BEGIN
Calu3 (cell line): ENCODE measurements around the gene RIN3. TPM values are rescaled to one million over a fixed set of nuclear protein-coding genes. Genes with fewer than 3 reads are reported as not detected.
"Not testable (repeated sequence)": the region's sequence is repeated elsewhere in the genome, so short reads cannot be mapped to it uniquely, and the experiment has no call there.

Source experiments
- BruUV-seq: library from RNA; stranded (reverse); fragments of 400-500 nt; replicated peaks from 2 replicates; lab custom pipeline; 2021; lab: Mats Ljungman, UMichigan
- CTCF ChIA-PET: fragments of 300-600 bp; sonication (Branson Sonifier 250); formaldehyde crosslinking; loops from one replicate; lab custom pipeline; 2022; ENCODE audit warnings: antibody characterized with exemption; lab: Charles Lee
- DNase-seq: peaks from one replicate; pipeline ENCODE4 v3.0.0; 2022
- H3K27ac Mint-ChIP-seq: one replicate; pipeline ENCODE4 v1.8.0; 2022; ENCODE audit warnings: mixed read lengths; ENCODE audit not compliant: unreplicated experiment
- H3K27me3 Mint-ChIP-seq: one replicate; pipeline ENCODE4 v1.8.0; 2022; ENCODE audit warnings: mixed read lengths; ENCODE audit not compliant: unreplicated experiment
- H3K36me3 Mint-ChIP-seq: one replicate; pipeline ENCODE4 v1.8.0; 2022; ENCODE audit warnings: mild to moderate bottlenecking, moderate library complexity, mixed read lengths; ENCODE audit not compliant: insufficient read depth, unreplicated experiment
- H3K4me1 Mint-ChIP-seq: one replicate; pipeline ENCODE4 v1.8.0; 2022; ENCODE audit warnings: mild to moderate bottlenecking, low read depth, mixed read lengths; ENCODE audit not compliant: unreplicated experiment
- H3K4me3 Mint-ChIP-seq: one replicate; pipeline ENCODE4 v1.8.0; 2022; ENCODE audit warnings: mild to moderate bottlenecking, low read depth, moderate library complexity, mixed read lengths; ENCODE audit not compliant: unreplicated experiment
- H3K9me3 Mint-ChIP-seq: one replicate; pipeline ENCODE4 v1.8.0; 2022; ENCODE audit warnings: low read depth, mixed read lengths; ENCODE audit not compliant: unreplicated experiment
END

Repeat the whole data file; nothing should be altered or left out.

Calu3 (cell line): ENCODE measurements around the gene RIN3. TPM values are rescaled to one million over a fixed set of nuclear protein-coding genes. Genes with fewer than 3 reads are reported as not detected.
"Not testable (repeated sequence)": the region's sequence is repeated elsewhere in the genome, so short reads cannot be mapped to it uniquely, and the experiment has no call there.

Source experiments
- BruUV-seq: library from RNA; stranded (reverse); fragments of 400-500 nt; replicated peaks from 2 replicates; lab custom pipeline; 2021; lab: Mats Ljungman, UMichigan
- CTCF ChIA-PET: fragments of 300-600 bp; sonication (Branson Sonifier 250); formaldehyde crosslinking; loops from one replicate; lab custom pipeline; 2022; ENCODE audit warnings: antibody characterized with exemption; lab: Charles Lee
- DNase-seq: peaks from one replicate; pipeline ENCODE4 v3.0.0; 2022
- H3K27ac Mint-ChIP-seq: one replicate; pipeline ENCODE4 v1.8.0; 2022; ENCODE audit warnings: mixed read lengths; ENCODE audit not compliant: unreplicated experiment
- H3K27me3 Mint-ChIP-seq: one replicate; pipeline ENCODE4 v1.8.0; 2022; ENCODE audit warnings: mixed read lengths; ENCODE audit not compliant: unreplicated experiment
- H3K36me3 Mint-ChIP-seq: one replicate; pipeline ENCODE4 v1.8.0; 2022; ENCODE audit warnings: mild to moderate bottlenecking, moderate library complexity, mixed read lengths; ENCODE audit not compliant: insufficient read depth, unreplicated experiment
- H3K4me1 Mint-ChIP-seq: one replicate; pipeline ENCODE4 v1.8.0; 2022; ENCODE audit warnings: mild to moderate bottlenecking, low read depth, mixed read lengths; ENCODE audit not compliant: unreplicated experiment
- H3K4me3 Mint-ChIP-seq: one replicate; pipeline ENCODE4 v1.8.0; 2022; ENCODE audit warnings: mild to moderate bottlenecking, low read depth, moderate library complexity, mixed read lengths; ENCODE audit not compliant: unreplicated experiment
- H3K9me3 Mint-ChIP-seq: one replicate; pipeline ENCODE4 v1.8.0; 2022; ENCODE audit warnings: low read depth, mixed read lengths; ENCODE audit not compliant: unreplicated experiment